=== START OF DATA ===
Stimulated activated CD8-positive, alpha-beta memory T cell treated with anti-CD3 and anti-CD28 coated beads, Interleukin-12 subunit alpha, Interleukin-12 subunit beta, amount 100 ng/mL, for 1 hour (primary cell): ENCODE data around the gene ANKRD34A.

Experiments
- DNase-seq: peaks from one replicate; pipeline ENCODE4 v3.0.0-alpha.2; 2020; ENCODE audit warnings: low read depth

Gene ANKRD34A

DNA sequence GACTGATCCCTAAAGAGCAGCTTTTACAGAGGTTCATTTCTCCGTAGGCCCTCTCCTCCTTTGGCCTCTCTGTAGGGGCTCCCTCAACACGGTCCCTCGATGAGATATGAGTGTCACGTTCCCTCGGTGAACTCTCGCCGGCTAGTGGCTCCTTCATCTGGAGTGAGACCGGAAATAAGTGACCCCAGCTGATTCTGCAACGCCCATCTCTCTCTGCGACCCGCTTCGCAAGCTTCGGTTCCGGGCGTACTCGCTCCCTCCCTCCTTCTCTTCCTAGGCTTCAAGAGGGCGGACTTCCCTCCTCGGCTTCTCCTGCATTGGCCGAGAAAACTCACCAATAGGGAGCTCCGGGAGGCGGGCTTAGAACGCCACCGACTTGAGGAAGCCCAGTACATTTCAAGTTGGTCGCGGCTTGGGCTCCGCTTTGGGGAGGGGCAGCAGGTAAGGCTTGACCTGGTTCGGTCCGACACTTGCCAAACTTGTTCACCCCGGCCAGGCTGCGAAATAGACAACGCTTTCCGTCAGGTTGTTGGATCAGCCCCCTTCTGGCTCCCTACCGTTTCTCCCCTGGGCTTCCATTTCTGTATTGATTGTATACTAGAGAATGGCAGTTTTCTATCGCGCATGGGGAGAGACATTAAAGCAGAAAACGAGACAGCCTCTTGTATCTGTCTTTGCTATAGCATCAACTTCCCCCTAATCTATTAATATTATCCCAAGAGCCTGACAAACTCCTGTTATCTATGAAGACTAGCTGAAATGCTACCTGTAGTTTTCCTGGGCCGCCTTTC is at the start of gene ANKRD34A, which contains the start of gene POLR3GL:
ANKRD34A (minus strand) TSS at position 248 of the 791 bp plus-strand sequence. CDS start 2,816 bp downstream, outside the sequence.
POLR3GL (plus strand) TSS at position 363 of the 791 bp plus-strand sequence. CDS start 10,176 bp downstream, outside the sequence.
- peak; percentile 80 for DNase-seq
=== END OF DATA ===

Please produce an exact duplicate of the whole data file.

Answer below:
Stimulated activated CD8-positive, alpha-beta memory T cell treated with anti-CD3 and anti-CD28 coated beads, Interleukin-12 subunit alpha, Interleukin-12 subunit beta, amount 100 ng/mL, for 1 hour (primary cell): ENCODE data around the gene ANKRD34A.

Experiments
- DNase-seq: peaks from one replicate; pipeline ENCODE4 v3.0.0-alpha.2; 2020; ENCODE audit warnings: low read depth

Gene ANKRD34A

DNA sequence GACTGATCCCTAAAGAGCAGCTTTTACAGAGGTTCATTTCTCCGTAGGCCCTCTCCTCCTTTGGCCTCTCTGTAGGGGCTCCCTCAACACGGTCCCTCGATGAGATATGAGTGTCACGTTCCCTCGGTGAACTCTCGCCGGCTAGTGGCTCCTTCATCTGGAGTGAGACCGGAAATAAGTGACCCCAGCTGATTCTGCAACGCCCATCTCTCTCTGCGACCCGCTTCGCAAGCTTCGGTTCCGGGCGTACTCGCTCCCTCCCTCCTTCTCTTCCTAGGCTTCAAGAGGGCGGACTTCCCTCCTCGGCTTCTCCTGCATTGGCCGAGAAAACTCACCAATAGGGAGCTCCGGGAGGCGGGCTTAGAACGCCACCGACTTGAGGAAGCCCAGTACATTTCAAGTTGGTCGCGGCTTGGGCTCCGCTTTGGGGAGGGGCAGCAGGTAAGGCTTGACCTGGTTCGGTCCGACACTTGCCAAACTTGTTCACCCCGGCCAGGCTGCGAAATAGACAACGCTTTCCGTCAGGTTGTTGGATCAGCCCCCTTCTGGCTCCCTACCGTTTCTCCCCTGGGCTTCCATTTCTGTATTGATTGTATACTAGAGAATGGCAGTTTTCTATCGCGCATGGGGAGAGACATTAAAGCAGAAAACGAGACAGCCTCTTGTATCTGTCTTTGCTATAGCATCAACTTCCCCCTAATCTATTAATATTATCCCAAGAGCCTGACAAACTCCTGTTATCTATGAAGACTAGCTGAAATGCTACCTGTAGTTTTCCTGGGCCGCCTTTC is at the start of gene ANKRD34A, which contains the start of gene POLR3GL:
ANKRD34A (minus strand) TSS at position 248 of the 791 bp plus-strand sequence. CDS start 2,816 bp downstream, outside the sequence.
POLR3GL (plus strand) TSS at position 363 of the 791 bp plus-strand sequence. CDS start 10,176 bp downstream, outside the sequence.
- peak; percentile 80 for DNase-seq